The NBA features the unexpected.
Kawhi Leonard’s giant mitts rip balls away from strong two-hand grips. Steph Curry turns contested crossover dribbling into wide-open three-point looks. Kevin Love makes retreating defenses futile with outlets from one key to the other.
Like its stars, the NBA has given us a ball fake and a blow-by to start the season with things we did not see coming over the first three weeks of play.
Early-season surprises do not always last until April, just as fast-starting teams frequently do not, but these five storylines have surprised the NBA world so far.
Finding their way amid change is to be expected. Hitting their stride once Isaiah Thomas joins the action is logical. But Cleveland is losing like the seasons before its fans pulled their LeBron James jerseys out of mothballs or ashes.
The Cavaliers did not just hit a recent losing streak. They skidded against a streak of losers, getting beat consecutively by Brooklyn, New Orleans and New York (combined 85-161 last season) before the post-Paul George Indiana Pacers dogpiled on Cleveland.
The last time this sort of lethargy hit the Cavaliers, they were ending the 2016-17 regular season and flipped the switch to win their first 10 playoff games. James has a way of working things out.
Cleveland has alarming defensive deficiencies and a lack of chemistry, neither of which get fixed by Thomas. The Cavs also have the will and skill of James, who has pushed his teams to the past seven NBA Finals.
A firing is surprising enough after the NBA went the entire 2016-17 season and 2017 offseason without a coach getting canned. But a firing three games into the season is all the more startling.
After an 0-3 start with two of the losses coming by 48 and 42 points, the Suns fired coach Earl Watson. There were low expectations for the latest Suns rebuilding job, but his tenure did not even reach those with a 33-85 mark since replacing Jeff Hornacek in February 2016.
Watson’s firing coincided with Eric Bledsoe’s “I don’t wanna be here” tweet and subsequent excuse that he meant the hair salon. The Suns did not buy it from a player who once cut off communication with the franchise for an entire offseason when he was seeking a contract extension. Phoenix announced that Bledsoe no longer would be with the team while it sought a trade.
What is most surprising in Phoenix is that Jay Triano, the Canadian national team coach and former Raptors coach, looks like a Coach of the Year candidate for piecing together the rubble. Starting 27-year-old rookie Mike James at point guard and returning rookie Josh Jackson to his natural small forward spot, the Suns emerged under Triano for more wins in his first 10 days on the job (four) than Watson had in his final 22 games (three).
Until Memphis’ Monday and Wednesday losses, the mighty Western Conference was being led by two teams widely forecast to be on the decline — the Grizzlies and the Clippers.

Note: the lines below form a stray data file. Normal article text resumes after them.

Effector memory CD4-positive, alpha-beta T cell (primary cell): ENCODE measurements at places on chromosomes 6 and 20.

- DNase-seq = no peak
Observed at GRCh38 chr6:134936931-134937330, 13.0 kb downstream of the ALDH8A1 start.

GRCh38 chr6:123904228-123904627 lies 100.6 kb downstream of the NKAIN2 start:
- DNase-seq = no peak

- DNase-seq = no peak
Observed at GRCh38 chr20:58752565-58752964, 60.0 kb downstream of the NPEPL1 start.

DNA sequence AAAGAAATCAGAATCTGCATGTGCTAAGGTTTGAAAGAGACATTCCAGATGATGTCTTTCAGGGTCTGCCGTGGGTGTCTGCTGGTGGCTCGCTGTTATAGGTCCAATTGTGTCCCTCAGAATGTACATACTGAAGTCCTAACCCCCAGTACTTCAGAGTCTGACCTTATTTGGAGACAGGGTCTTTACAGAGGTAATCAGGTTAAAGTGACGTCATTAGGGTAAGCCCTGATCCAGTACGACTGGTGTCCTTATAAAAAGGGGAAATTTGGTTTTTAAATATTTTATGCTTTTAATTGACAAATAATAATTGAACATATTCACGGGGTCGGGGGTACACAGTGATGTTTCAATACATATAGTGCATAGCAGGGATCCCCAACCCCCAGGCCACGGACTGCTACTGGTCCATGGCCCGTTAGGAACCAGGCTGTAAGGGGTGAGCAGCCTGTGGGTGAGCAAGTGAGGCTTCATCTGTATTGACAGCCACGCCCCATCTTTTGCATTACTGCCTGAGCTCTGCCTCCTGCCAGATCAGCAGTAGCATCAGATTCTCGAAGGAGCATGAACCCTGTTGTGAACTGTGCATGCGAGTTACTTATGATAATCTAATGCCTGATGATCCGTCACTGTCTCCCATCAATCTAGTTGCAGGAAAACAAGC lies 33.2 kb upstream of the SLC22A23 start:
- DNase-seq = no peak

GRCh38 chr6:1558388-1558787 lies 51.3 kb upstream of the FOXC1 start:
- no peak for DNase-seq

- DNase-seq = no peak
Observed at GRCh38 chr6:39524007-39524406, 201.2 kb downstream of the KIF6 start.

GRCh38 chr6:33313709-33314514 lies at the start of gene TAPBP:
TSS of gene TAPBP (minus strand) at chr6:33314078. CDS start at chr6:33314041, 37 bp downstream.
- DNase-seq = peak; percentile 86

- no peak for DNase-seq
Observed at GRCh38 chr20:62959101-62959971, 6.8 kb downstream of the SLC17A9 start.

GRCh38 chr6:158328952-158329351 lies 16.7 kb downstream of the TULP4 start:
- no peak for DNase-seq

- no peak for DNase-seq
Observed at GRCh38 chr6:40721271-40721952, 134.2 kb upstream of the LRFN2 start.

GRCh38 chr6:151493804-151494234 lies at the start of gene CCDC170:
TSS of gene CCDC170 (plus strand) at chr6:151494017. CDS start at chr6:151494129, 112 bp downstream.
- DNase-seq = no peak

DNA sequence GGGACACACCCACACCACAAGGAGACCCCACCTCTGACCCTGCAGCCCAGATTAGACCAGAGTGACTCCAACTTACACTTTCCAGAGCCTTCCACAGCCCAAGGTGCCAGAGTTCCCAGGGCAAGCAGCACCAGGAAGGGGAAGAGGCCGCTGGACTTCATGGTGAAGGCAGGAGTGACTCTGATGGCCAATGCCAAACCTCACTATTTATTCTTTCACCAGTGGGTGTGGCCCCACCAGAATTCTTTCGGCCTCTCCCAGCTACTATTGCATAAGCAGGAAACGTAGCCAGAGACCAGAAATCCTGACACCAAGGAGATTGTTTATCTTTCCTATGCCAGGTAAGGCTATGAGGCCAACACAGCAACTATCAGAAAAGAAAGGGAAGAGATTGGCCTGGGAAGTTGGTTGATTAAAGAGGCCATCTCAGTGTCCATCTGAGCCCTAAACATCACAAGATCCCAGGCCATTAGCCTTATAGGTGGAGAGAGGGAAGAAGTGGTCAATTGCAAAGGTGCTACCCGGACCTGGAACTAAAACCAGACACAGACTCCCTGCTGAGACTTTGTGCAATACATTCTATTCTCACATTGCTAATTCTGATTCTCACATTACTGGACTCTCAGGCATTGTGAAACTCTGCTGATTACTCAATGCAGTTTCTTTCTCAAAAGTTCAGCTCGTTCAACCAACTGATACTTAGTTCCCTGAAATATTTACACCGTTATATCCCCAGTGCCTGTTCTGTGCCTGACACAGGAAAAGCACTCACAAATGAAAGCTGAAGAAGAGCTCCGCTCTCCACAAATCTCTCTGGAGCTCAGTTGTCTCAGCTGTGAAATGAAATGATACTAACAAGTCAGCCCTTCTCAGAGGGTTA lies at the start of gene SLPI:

Memphis knocked off Houston twice and also beat Golden State despite players coming off injuries and Mike Conley and Marc Gasol not playing to capabilities. The Grizzlies’ identity seemed at risk with the departures of Grit-and-Grind legends Tony Allen and Zach Randolph, but Chandler Parsons’ body and shooting form are structurally better and Tyreke Evans is playing like a top talent on a one-year contract.
Grizzlies coach David Fizdale tried to increase Memphis’ pace and three-point shooting to fit the modern NBA style last season. This season, there is a more fluid look for that.
That ball movement exists with the Clippers too, as the offense turned more collaborative and free with Chris Paul in Houston. Blake Griffin is a next-level threat with three-point range added to his repertoire of using speed on bigger defenders and strength on smaller defenders. The defense is strong with DeAndre Jordan at the rim and Patrick Beverley pestering the ball.
The Clippers’ bench remains suspect, especially after Milos Teodosic’s foot injury, but Lou Williams has been an efficient sixth man with unexpectedly solid playmaking.
It is no simple injury bug when several stars’ health has put them out of action.
Gordon Hayward gruesomely broke his leg five minutes into his Boston debut. Paul has not played since his Houston debut because of a knee issue. Jeremy Lin was lost for the season after one game for Brooklyn because of a ruptured right patella.
Thomas, San Antonio’s Leonard and Milwaukee’s Jabari Parker started the season out injured, with Thomas and Parker not expected back until January and Leonard’s quadriceps injury remaining mysterious. There is no timetable on the return of Utah’s Dante Exum, who underwent surgery on a left shoulder that was dislocated in a preseason collision.
There also has been a noticeable amount of day-to-day sprains and strains, which could coincide with this year’s introduction of a shorter training camp and preseason.
Milwaukee’s Giannis Antetokounmpo was projected over his first four seasons as a player who could vie for a Most Valuable Player trophy someday. MVP conjecture is now turning to MVP conversation.
That discussion usually doesn’t stray much from James, Curry, Leonard, Kevin Durant, Russell Westbrook and James Harden. But with an offseason challenge from Kobe Bryant to win it and Durant saying that Antetokounmpo could become the best player ever, the “Greek Freak” is playing like he could hang in the MVP-watch talk if Milwaukee wins more.
He averaged 33.7 points, 10.3 rebounds and 5.3 assists in seven October games while shooting 63.2% from the field. In his fifth season, his stronger frame has made him more difficult to deny where he wants to go on the floor. And he has not even figured out a three-point touch yet.